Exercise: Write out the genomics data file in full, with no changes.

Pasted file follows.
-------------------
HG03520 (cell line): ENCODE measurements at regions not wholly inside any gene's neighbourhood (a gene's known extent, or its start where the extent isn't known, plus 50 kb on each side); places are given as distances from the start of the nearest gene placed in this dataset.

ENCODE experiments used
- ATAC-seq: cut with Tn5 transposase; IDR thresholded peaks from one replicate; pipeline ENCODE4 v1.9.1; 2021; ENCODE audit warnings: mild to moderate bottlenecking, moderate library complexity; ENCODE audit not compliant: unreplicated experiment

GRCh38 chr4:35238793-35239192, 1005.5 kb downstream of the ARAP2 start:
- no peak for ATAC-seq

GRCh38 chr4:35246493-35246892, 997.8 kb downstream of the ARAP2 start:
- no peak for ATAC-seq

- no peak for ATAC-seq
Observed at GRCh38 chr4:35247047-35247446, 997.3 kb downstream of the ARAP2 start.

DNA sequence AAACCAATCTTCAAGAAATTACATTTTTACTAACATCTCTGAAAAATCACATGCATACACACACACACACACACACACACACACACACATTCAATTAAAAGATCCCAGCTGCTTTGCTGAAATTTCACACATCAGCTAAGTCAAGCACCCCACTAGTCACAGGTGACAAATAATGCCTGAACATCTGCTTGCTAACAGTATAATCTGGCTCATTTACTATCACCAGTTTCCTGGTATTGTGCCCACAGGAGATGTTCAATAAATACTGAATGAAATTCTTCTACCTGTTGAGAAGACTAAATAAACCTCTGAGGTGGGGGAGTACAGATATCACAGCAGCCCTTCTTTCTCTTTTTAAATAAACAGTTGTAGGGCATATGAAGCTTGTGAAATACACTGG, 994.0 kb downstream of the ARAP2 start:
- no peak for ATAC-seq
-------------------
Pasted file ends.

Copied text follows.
HG03520 (cell line): ENCODE measurements at regions not wholly inside any gene's neighbourhood (a gene's known extent, or its start where the extent isn't known, plus 50 kb on each side); places are given as distances from the start of the nearest gene placed in this dataset.

ENCODE experiments used
- ATAC-seq: cut with Tn5 transposase; IDR thresholded peaks from one replicate; pipeline ENCODE4 v1.9.1; 2021; ENCODE audit warnings: mild to moderate bottlenecking, moderate library complexity; ENCODE audit not compliant: unreplicated experiment

GRCh38 chr4:35238793-35239192, 1005.5 kb downstream of the ARAP2 start:
- no peak for ATAC-seq

GRCh38 chr4:35246493-35246892, 997.8 kb downstream of the ARAP2 start:
- no peak for ATAC-seq

- no peak for ATAC-seq
Observed at GRCh38 chr4:35247047-35247446, 997.3 kb downstream of the ARAP2 start.

DNA sequence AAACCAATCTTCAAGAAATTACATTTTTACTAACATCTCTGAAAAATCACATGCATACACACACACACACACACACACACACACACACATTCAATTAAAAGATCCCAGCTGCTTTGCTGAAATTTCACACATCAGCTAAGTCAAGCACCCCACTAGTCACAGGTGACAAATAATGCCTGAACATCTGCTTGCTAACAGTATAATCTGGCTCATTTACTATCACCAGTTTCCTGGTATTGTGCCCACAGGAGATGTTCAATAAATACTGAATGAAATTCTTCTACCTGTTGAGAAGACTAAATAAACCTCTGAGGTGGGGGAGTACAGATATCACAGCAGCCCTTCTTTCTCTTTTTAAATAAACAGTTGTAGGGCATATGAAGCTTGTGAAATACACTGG, 994.0 kb downstream of the ARAP2 start:
- no peak for ATAC-seq